The current patent statute (35 USC §283) allows courts to grant injunctions to prevent violation of patent rights, but provides little guidance, specifying only that injunctions be "in accordance with the principles of equity." The terms of the injunctions need only be "as the court deems reasonable."
The proposed statute would keep the current language intact, but would add another section spelling out the grounds for granting such injunctions. Under the new language, "a court shall not grant an injunction unless it finds that the patentee is likely to suffer irreparable harm that cannot be remedied by the payment of money damages." In making this finding, the court is not to presume the existence of irreparable harm, but is instead required to "consider and weigh evidence" relating to equitable factors. One of these factors is "the extent to which the patentee makes use of the invention."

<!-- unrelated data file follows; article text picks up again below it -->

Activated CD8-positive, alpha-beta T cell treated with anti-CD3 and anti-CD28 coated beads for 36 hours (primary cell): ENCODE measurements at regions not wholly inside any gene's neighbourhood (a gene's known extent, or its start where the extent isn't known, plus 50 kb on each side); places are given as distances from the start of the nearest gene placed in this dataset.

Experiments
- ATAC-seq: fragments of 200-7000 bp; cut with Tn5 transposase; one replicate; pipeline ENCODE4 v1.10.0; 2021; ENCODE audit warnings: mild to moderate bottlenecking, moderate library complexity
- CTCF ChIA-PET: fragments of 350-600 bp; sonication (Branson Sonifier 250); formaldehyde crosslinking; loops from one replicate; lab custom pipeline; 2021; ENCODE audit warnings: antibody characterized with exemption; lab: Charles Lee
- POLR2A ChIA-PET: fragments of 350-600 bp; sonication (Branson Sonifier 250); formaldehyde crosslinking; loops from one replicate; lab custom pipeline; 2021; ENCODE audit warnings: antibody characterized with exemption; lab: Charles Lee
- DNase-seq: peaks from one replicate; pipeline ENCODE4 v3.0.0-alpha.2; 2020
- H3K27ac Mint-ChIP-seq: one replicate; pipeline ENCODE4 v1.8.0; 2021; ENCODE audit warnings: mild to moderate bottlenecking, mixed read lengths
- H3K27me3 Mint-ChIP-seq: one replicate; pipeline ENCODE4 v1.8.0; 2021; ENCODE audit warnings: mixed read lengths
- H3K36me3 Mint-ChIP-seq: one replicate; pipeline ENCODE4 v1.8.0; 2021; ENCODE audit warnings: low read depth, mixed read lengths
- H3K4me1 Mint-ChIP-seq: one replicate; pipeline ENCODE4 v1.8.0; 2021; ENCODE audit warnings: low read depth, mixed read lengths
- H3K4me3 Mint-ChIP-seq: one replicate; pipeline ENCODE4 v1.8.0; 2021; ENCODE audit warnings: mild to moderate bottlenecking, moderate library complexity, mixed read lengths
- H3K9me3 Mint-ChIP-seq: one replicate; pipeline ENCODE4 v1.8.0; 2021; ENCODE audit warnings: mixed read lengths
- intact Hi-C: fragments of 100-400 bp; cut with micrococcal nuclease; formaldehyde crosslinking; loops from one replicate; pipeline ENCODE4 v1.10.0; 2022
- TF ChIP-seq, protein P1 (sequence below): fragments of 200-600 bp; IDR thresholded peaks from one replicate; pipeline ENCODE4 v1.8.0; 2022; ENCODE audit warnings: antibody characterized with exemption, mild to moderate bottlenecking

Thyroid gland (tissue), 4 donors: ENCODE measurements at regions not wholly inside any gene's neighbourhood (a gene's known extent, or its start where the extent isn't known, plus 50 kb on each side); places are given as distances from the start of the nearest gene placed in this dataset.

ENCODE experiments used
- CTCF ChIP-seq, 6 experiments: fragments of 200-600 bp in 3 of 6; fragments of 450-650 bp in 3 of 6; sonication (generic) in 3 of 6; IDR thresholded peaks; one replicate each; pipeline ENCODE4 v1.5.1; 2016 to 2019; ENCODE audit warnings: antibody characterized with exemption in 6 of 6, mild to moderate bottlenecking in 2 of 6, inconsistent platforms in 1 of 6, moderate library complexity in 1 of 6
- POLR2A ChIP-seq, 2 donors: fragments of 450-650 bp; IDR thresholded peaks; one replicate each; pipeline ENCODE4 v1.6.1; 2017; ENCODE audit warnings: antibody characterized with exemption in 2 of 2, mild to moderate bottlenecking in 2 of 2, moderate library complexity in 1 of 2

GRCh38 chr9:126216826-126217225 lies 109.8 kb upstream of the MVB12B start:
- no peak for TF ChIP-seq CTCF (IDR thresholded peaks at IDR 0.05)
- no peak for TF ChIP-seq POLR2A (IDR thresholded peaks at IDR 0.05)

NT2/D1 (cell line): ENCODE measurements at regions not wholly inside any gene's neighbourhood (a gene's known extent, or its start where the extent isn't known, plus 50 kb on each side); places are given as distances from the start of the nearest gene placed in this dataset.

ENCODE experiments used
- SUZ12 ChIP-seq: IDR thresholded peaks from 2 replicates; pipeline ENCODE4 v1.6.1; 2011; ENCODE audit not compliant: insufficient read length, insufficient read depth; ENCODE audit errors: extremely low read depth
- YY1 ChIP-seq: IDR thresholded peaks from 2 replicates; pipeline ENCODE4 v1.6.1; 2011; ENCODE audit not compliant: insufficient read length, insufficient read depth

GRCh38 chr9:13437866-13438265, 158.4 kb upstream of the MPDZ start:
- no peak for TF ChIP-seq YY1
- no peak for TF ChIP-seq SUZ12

One result of the proposed new language is that, in a preliminary injunction determination, a reasonable likelihood of success on the merits would no longer lead to a presumption of irreparable harm. The concept of "irreparable harm" has been extensively adjudicated; that body of case law would seem to remain largely relevant in making the determination called for by the proposed statute.